Traps were always staked down to keep animals from dragging them off, and a scented bait was placed in or above the trap in order to get the animal to step into it and be caught. While some types of animals would chew their leg off to escape the trap, that was mostly animals the trappers didn’t want anyway.
Trappers made a regular round, checking their traps frequently for any animals they caught. Animals which needed to be killed were dispatched as quickly and humanely as possible.
Then, the animal was skinned, the fat scraped off the inside of the skin, and the skin stretched to dry. Finished pelts were folded, fur side in, and stacked to be bundled for transport to the next rendezvous.
Eventually, the clothing industry moved on to other materials, replacing the beaver top hat with silk. Buffalo had a part to play in this as well, with the hunting of the Plains Buffalo. These changes in style mostly killed the trapping industry, although there is still some trapping going on today.
Yet, the trapping that is being done today is more along the line of a hobby rather than a profession. People who trap for furs also have full-time jobs to support them. The majority of the pelts used by the fashion industry today, such as mink, are grown on farms, which can provide a much more consistent pelt without the potential for damage that can come from an animal living in the wild.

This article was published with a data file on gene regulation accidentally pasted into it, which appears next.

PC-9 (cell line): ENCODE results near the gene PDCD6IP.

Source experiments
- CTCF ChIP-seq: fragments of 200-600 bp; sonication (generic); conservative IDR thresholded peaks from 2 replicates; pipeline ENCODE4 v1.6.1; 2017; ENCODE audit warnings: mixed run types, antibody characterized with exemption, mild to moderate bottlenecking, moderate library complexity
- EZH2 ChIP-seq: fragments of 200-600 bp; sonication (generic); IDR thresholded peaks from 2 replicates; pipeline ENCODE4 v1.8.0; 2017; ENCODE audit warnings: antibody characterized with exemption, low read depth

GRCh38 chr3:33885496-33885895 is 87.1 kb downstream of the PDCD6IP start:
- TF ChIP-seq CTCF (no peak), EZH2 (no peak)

Trapping as a Survival Skill
Should we ever have a major TEOTWAWKI event destroy modern society as we know it and do away with our infrastructure, we won’t have ready access to the warm coats we can find every fall in our many clothing stores. Nor will we have access to the materials those coats are made of. In such a time, a resurgence of trapping might be just what is needed.
The trapping of animals for their furs started as a means of making warm coats. While the fashion industry changed this over time, it is still widely accepted that a fur coat is not only beautiful to behold but warm. So, it is not inconceivable that we would return to the use of furs someday, should our modern options no longer be available.
The challenge for doing that won’t just be in trapping the animals to gain the pelts, but also in knowing how to tan the hides in order to have usable furs to work with. But we’ll talk about that another time.